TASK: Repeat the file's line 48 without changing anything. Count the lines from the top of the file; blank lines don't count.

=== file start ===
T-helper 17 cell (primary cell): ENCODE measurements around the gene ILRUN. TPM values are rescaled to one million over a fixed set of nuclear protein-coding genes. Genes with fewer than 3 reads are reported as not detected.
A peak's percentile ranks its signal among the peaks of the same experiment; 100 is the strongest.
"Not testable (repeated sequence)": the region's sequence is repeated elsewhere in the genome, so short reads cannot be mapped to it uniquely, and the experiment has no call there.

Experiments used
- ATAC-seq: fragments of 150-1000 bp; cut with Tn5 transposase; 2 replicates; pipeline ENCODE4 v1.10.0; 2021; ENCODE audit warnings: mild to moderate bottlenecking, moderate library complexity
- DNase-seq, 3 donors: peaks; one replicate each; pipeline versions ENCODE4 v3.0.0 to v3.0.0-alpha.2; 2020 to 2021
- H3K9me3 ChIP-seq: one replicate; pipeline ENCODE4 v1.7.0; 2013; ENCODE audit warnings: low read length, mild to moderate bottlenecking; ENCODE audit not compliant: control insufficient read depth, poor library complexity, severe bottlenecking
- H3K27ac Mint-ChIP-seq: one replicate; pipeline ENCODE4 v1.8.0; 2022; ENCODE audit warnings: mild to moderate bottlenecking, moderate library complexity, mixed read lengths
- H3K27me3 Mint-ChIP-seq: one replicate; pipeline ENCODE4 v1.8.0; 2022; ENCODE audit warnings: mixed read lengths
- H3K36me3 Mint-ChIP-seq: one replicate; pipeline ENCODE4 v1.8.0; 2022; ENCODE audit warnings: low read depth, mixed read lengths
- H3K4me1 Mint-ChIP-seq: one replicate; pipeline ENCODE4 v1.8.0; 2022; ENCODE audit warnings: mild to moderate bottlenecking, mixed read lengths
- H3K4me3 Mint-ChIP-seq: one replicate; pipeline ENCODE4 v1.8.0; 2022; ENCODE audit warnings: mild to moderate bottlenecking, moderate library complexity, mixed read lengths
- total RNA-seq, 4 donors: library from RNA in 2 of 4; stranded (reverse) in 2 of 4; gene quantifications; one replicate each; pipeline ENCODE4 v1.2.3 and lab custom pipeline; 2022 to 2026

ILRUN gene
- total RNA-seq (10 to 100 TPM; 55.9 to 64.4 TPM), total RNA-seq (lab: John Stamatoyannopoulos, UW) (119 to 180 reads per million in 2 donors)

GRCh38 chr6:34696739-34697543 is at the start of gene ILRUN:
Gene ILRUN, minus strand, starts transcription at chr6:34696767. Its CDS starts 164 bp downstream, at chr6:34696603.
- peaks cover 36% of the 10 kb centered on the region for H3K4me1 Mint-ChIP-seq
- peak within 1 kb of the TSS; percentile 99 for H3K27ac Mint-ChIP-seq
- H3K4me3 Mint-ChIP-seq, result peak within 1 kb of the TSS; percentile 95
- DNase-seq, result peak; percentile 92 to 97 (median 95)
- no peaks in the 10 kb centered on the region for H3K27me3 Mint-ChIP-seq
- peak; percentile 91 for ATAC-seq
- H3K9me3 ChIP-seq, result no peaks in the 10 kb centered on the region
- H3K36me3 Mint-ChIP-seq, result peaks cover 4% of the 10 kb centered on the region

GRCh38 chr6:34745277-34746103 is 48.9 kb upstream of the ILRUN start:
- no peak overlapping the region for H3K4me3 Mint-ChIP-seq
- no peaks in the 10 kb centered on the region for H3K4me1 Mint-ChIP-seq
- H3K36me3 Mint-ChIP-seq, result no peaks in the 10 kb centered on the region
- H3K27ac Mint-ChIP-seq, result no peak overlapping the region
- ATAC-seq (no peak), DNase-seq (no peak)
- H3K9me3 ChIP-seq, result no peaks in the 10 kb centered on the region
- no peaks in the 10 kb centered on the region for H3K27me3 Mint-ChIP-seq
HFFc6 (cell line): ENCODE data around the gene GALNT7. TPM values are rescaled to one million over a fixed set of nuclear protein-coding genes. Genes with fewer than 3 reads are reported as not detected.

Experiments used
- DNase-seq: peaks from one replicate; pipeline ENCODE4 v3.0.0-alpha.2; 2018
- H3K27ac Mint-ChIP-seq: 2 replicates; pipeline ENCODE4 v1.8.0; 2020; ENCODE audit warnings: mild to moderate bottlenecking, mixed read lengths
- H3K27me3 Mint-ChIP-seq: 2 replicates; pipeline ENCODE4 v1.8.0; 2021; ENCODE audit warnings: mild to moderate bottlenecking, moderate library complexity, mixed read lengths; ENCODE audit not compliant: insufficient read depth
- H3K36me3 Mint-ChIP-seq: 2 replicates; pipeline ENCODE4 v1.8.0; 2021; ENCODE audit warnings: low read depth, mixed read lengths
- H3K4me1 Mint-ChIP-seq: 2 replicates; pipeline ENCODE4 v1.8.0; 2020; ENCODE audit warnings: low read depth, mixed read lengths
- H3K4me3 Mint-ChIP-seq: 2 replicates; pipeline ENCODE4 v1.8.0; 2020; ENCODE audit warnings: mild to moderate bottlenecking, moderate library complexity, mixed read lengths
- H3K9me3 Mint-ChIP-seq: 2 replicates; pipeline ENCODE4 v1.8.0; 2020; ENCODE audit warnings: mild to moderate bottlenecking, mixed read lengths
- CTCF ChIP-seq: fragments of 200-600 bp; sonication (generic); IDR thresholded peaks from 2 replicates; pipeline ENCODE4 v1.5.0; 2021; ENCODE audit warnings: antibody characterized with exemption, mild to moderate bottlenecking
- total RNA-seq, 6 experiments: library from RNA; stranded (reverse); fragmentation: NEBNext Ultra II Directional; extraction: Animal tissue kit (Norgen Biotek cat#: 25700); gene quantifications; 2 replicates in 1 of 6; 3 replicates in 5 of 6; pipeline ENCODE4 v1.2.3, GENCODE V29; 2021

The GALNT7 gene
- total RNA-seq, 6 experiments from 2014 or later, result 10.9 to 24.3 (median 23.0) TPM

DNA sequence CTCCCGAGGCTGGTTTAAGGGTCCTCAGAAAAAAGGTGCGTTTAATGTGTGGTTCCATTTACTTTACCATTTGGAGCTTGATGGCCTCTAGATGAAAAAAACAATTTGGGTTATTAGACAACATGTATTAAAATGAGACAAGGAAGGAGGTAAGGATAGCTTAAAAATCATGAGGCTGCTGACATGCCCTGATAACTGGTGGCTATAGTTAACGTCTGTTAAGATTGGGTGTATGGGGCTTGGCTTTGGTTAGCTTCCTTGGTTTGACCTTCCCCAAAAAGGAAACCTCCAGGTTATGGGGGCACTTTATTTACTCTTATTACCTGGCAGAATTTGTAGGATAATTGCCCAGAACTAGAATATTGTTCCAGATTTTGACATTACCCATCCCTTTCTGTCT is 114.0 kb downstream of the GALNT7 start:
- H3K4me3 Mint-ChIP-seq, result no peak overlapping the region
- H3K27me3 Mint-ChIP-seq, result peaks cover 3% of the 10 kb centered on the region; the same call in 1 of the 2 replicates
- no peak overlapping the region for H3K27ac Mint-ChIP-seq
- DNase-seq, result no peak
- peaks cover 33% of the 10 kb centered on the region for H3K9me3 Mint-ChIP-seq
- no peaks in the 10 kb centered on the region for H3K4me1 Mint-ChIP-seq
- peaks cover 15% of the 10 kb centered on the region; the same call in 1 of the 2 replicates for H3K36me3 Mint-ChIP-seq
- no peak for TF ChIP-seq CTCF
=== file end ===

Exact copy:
- H3K4me3 Mint-ChIP-seq, result no peak overlapping the region